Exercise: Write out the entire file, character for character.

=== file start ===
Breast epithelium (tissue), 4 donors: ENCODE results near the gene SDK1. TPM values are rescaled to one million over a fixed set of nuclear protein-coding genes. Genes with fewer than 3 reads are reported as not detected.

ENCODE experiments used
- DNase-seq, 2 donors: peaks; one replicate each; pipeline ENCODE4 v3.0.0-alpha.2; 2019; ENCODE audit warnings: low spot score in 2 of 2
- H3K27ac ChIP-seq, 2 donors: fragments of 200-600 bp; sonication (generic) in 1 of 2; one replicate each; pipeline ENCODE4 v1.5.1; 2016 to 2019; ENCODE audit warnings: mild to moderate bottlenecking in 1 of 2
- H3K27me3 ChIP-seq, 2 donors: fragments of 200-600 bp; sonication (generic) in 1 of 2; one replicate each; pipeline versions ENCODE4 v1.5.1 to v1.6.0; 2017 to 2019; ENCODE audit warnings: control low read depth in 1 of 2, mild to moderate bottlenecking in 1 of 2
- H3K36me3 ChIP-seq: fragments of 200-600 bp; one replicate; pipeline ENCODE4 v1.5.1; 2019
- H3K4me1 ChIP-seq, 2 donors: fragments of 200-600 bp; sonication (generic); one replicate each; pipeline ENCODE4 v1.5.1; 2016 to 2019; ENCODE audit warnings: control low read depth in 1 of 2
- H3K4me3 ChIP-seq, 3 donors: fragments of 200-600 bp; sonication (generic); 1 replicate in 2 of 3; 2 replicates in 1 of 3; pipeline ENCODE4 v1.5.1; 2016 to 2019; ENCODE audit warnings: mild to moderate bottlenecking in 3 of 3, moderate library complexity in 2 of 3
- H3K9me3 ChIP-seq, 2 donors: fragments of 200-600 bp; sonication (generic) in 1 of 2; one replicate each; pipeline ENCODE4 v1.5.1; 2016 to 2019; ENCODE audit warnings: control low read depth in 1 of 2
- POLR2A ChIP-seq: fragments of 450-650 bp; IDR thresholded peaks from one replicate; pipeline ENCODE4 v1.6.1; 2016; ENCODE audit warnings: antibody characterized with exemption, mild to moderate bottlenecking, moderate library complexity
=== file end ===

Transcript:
Breast epithelium (tissue), 4 donors: ENCODE results near the gene SDK1. TPM values are rescaled to one million over a fixed set of nuclear protein-coding genes. Genes with fewer than 3 reads are reported as not detected.

ENCODE experiments used
- DNase-seq, 2 donors: peaks; one replicate each; pipeline ENCODE4 v3.0.0-alpha.2; 2019; ENCODE audit warnings: low spot score in 2 of 2
- H3K27ac ChIP-seq, 2 donors: fragments of 200-600 bp; sonication (generic) in 1 of 2; one replicate each; pipeline ENCODE4 v1.5.1; 2016 to 2019; ENCODE audit warnings: mild to moderate bottlenecking in 1 of 2
- H3K27me3 ChIP-seq, 2 donors: fragments of 200-600 bp; sonication (generic) in 1 of 2; one replicate each; pipeline versions ENCODE4 v1.5.1 to v1.6.0; 2017 to 2019; ENCODE audit warnings: control low read depth in 1 of 2, mild to moderate bottlenecking in 1 of 2
- H3K36me3 ChIP-seq: fragments of 200-600 bp; one replicate; pipeline ENCODE4 v1.5.1; 2019
- H3K4me1 ChIP-seq, 2 donors: fragments of 200-600 bp; sonication (generic); one replicate each; pipeline ENCODE4 v1.5.1; 2016 to 2019; ENCODE audit warnings: control low read depth in 1 of 2
- H3K4me3 ChIP-seq, 3 donors: fragments of 200-600 bp; sonication (generic); 1 replicate in 2 of 3; 2 replicates in 1 of 3; pipeline ENCODE4 v1.5.1; 2016 to 2019; ENCODE audit warnings: mild to moderate bottlenecking in 3 of 3, moderate library complexity in 2 of 3
- H3K9me3 ChIP-seq, 2 donors: fragments of 200-600 bp; sonication (generic) in 1 of 2; one replicate each; pipeline ENCODE4 v1.5.1; 2016 to 2019; ENCODE audit warnings: control low read depth in 1 of 2
- POLR2A ChIP-seq: fragments of 450-650 bp; IDR thresholded peaks from one replicate; pipeline ENCODE4 v1.6.1; 2016; ENCODE audit warnings: antibody characterized with exemption, mild to moderate bottlenecking, moderate library complexity